Fryderyk Chopin gave the title “funeral march” to only one of his compositions. And it wasn’t the one you’re probably thinking of.
It’s the third movement of the Piano Sonata No. 2 that’s commonly known as THE Chopin funeral march. It was played at his burial in 1849 at Père Lachaise Cemetery in Paris. Earlier, during his funeral, the three-thousand mourners at the Church of the Madeleine heard two of Chopin’s preludes as well as Mozart’s Requiem.
But the only piece Chopin chose to CALL a “Funeral March” did not appear in print for more than 35 years after his death. He wrote it while he was a teenager studying at the Warsaw Conservatory—perhaps as early as 1826, the year Polish philosopher Stanislaw Staszik died. Chopin participated in his funeral. The next year, Chopin’s sister Emilia died of tuberculosis.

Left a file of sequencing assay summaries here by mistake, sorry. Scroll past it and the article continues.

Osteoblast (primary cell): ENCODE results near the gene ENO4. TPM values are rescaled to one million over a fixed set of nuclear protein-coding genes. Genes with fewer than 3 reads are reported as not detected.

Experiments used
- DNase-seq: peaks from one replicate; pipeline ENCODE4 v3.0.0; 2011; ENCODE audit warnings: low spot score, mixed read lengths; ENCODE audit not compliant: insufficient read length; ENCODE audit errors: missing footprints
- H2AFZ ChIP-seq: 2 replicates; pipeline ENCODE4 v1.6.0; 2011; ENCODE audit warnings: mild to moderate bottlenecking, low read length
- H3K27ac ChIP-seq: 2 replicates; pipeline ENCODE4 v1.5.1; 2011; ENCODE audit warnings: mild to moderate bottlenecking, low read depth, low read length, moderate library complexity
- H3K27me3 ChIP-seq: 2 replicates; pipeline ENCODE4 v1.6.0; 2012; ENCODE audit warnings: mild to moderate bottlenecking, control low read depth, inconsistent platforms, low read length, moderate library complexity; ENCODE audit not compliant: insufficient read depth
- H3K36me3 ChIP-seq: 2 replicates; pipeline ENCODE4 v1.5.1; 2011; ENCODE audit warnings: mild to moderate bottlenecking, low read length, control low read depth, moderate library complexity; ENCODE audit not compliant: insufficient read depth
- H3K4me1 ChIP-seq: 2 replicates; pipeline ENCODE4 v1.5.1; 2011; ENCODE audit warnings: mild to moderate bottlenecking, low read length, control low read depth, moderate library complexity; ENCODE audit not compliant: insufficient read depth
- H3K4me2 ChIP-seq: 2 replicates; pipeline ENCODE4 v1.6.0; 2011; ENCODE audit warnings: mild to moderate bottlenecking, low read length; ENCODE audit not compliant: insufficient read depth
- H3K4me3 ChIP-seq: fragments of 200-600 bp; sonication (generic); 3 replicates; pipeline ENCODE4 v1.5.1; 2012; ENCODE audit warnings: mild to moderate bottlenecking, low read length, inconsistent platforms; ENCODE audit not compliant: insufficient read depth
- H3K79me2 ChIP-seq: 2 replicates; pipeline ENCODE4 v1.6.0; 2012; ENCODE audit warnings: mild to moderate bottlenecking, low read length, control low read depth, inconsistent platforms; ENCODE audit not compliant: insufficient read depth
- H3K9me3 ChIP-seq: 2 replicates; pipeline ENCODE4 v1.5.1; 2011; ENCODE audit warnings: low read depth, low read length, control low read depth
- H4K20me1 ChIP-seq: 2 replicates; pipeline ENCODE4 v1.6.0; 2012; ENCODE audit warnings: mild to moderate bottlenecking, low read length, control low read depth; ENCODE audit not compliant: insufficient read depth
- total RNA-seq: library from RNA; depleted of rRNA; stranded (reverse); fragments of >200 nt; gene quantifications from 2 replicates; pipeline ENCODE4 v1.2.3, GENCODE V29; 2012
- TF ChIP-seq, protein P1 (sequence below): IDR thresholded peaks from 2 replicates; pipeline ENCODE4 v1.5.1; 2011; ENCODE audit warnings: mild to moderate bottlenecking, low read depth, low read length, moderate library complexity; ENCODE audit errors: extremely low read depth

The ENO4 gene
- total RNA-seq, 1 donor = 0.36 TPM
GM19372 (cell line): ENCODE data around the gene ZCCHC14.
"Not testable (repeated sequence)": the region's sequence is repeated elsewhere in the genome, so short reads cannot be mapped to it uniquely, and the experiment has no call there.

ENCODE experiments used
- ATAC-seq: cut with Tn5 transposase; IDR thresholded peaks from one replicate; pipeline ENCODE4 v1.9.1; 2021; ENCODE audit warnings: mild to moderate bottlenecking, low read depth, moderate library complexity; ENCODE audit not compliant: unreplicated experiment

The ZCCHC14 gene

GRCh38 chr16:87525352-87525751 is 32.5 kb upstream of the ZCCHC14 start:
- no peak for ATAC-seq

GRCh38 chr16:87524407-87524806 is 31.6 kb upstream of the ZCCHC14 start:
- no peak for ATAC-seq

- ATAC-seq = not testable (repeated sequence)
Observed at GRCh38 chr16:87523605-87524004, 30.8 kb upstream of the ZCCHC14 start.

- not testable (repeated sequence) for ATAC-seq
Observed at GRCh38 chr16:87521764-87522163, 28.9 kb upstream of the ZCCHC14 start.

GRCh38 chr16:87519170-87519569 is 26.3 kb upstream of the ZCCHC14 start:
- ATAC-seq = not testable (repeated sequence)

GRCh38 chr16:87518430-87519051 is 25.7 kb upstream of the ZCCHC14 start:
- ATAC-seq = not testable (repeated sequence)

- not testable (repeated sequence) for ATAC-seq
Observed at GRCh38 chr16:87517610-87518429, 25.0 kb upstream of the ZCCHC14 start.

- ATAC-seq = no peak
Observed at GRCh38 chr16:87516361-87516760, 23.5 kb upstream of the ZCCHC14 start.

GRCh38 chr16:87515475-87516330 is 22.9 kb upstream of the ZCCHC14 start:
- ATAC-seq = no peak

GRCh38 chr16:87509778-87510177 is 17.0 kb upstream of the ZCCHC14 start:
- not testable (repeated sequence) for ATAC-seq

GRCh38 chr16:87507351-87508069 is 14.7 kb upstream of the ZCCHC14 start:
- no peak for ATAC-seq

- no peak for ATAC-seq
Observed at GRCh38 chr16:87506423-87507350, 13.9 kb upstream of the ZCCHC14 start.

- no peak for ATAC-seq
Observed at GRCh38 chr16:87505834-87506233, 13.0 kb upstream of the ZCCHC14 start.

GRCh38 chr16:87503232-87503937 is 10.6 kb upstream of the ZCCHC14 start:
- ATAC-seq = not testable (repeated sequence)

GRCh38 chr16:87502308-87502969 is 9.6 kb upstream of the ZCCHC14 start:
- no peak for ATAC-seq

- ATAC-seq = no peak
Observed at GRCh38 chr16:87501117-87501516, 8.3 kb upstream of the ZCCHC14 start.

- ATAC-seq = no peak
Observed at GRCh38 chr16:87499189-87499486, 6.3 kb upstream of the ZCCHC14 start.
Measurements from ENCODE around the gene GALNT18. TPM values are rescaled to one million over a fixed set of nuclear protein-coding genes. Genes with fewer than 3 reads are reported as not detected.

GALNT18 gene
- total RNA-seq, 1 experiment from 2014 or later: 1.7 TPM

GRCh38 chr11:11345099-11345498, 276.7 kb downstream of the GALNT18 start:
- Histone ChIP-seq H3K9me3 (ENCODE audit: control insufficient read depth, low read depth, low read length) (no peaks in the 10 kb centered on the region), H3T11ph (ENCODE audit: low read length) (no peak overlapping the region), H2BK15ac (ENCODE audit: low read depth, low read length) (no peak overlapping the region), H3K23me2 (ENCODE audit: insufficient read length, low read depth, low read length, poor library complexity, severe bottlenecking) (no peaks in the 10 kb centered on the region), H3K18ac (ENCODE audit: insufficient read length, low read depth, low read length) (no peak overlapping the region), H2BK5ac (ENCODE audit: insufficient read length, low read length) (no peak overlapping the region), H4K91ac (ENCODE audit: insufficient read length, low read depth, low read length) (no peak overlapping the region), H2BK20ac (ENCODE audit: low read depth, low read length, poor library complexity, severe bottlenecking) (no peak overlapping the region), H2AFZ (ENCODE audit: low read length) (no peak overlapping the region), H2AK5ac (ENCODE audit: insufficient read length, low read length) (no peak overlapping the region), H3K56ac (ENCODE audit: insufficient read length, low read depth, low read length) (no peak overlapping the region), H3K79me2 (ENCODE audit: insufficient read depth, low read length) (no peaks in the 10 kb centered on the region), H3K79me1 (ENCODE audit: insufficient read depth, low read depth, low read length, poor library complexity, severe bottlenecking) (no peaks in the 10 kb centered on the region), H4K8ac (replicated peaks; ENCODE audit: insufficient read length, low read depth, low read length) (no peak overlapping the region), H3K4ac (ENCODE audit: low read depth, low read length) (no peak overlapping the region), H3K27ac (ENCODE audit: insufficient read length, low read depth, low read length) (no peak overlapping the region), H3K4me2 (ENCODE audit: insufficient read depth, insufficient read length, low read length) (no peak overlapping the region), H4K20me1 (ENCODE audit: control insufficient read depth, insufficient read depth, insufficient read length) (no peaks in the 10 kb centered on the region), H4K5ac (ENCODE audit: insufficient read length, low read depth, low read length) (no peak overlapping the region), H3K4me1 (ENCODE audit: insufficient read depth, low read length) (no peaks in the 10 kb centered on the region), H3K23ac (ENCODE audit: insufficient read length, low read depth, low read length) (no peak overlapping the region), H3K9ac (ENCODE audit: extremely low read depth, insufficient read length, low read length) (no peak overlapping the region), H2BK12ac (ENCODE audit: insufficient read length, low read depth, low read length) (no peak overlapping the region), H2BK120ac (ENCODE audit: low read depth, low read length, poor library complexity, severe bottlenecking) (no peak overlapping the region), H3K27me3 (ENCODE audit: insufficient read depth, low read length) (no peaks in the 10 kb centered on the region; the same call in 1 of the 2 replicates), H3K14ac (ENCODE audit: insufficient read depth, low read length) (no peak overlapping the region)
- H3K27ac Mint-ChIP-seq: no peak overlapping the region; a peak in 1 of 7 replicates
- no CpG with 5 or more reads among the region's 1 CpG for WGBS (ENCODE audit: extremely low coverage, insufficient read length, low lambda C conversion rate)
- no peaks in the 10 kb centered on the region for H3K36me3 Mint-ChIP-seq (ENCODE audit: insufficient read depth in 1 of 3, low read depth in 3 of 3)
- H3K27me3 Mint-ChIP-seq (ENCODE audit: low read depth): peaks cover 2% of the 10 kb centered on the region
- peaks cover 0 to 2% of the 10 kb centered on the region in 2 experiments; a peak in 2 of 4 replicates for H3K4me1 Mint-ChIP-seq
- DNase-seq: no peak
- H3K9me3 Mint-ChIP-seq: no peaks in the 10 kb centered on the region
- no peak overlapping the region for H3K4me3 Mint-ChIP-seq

But it probably was not a particular event that inspired this early Funeral March in C Minor. The genesis could have been purely musical. Writer Jim Samson notes that “Chopin was attracted to this genre perhaps more than any other composer.” After the C Minor march and before the famous 1844 piano sonata, specters of the funeral march form appeared in a prelude, a fantasy and several nocturnes.
Biographer Tad Szulc locates the impulse in Chopin’s obsession with his own mortality. He calls this early piece, the Funeral March in C Minor, the product of “a precociously death-haunted sixteen-year-old." - Joe Brant & Don Lee